Austin City Council: Homeless camps OK on your sidewalk, not on theirs.


Weird is one thing; insane is another.

In the last five years, Austin TX has seen the second largest increase in home values in the state. From December 2013 to December 2018, the median home price jumped 33 per cent, from $226,000 to $301,391. Thanks to the Austin City Council, those increases are likely to come to a screeching halt.

Why? Besides the music on Sixth Street, and not having to fly to SXSW, what do you really get for your $300,000? You get to pay $5,946 every year in property tax. Money that your city and county are supposed to use to keep your neighborhood clean and safe.

Because of a new ordinance that became effective on July 1, you also get to have a homeless camp on your sidewalk, complete with mattresses, tents, and shopping carts. And you can’t do a thing about it.

Early in the morning of June 21, after a contentious city council meeting that began the evening before, the Austin City Council voted 9-2 to allow homeless people to camp on sidewalks, alleyways, and other public places. Except city parks and City Hall. Newly legal spaces include public sidewalks in front of private businesses and private homes, provided the people camping are not making the sidewalk “unreasonably inconvenient or hazardous”. The updated ordinances also loosen the restriction on panhandling, as long as the person with his hand or cup pointed in your direction is “not aggressive.”

At a recent press conference, Austin Police Chief Brian Manley said the revised ordinances would “fundamentally change” how his officers enforced the rules. “Officers cannot force people to move unless they are posing an immediate threat,” he explained.  But what exactly is an immediate threat? If you think a homeless person lying on the sidewalk where your kids want to ride their bikes is a threat, that’s just your opinion. Austin police officers can not cite an individual based on “another person’s perception of their own safety,” Manley said. “No longer will someone’s perceived sense of their safety being impacted be enough; we will have to go and establish a condition that we can demonstrate was hazardous or dangerous.” (Italics mine.)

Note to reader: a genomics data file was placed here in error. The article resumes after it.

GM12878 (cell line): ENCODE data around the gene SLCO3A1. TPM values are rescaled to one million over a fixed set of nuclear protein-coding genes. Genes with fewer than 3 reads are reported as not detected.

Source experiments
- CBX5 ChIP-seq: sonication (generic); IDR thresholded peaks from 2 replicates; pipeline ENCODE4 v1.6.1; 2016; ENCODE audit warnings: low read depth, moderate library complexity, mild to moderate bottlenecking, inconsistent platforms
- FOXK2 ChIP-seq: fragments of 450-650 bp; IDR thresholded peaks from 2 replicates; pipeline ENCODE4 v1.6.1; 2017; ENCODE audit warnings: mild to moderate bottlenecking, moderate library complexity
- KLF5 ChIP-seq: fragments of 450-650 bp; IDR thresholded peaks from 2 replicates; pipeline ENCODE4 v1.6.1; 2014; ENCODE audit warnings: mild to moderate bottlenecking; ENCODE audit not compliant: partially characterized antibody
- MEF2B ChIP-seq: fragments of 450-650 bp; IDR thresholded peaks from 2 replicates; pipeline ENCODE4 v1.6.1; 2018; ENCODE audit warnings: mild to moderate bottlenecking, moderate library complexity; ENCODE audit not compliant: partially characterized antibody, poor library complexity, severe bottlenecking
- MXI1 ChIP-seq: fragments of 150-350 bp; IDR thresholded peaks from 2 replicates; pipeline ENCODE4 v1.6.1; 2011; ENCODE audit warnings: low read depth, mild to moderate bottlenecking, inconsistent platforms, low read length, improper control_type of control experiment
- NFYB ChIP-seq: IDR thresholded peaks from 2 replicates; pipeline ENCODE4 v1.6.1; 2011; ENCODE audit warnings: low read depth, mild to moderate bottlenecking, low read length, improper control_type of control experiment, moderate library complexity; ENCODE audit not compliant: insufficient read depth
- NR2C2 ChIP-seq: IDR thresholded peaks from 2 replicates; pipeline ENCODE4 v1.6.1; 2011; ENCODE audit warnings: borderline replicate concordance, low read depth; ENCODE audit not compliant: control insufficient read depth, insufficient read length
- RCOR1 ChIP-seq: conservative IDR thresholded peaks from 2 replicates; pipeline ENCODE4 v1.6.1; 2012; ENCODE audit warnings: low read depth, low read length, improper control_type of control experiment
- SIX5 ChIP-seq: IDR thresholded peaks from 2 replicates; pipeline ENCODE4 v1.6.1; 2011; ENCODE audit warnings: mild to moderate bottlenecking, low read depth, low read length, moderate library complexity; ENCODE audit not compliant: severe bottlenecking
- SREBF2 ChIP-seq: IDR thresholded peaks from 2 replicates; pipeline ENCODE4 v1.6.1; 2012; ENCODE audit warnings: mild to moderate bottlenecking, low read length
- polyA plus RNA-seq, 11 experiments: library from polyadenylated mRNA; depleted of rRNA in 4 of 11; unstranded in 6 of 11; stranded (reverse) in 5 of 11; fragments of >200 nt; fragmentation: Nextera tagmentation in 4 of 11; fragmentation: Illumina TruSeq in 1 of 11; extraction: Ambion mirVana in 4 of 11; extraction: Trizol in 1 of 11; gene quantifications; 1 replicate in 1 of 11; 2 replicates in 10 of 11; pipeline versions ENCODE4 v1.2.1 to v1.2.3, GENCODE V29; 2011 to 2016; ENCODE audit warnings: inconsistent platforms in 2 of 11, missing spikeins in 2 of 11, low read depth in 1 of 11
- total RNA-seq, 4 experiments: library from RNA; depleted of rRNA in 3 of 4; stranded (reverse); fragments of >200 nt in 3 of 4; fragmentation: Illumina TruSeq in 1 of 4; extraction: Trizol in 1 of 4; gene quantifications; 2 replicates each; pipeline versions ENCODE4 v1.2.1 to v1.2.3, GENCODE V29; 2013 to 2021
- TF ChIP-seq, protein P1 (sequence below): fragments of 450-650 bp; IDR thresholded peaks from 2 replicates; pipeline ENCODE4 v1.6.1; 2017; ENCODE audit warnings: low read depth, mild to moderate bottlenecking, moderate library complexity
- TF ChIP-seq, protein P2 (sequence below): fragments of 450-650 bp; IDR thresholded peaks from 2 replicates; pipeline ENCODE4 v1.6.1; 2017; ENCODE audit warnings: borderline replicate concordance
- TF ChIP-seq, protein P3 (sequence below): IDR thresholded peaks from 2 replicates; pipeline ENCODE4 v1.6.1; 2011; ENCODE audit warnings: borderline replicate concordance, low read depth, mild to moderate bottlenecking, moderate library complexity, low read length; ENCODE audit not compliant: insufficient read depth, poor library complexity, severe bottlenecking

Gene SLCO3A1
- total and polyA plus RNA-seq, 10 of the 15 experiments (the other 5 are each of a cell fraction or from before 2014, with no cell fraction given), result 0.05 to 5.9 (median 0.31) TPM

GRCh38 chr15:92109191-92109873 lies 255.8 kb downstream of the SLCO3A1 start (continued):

Unless of course, that same homeless person is naive enough to camp in front of city hall, a greenbelt or public park. Then they get a visit from officers wearing latex gloves. Isn’t this blatantly hypocritical? Mayor Steve Adler says no. The city still remembers the Occupy protests that left a squalid mess in front of city hall back in 2012. So he said the current ban on City Hall camping should not be immediately rescinded. He said it “should be reviewed as staffers seek to identify, by August, the places where people should and shouldn’t be allowed to camp in Austin.”

So far, Ken Casaday, president of the Austin Police Association, is the only Austin official talking sense. “You’re seeing people camp and throw down mattresses in places they never have before,” he said. The language in the ordinance says officers can only ask homeless campers to move if they’re causing safety hazards or are making public spaces impassable. What exactly does that mean? Casaday explained that despite training, officers still don’t know what to do. “It’s left just pure speculation by the officer,” he said. “So you might have one officer that goes out there and looks at it and goes, ‘there’s nothing wrong here.’ And then you might have another officer that goes out and says, ‘well, this is a hazard to the community’.”

“I’m sure if you looked since the ordinances were changed, you probably won’t find one citation,” Casaday said. “The officers, we’ve told them just to withdraw from the situation, tell the citizens they need to contact the city council and city management.”

Perfect. Just what every city needs. Police who shrug and walk away.

Most importantly, Casaday worries about the health hazards that are brewing in other homeless camps, like Los Angeles, and what that could mean for officers. “There’s diseases that are out there, like Typhus, MRSA,” he said. “We’re looking to the health department to provide guidance on what immunizations if other needed our officers need to stay healthy.” He also wants to find ways for their department to be able to sanitize officers’ equipment in the field.

While he’s at it, he should look for a way to sanitize Austin City Hall.

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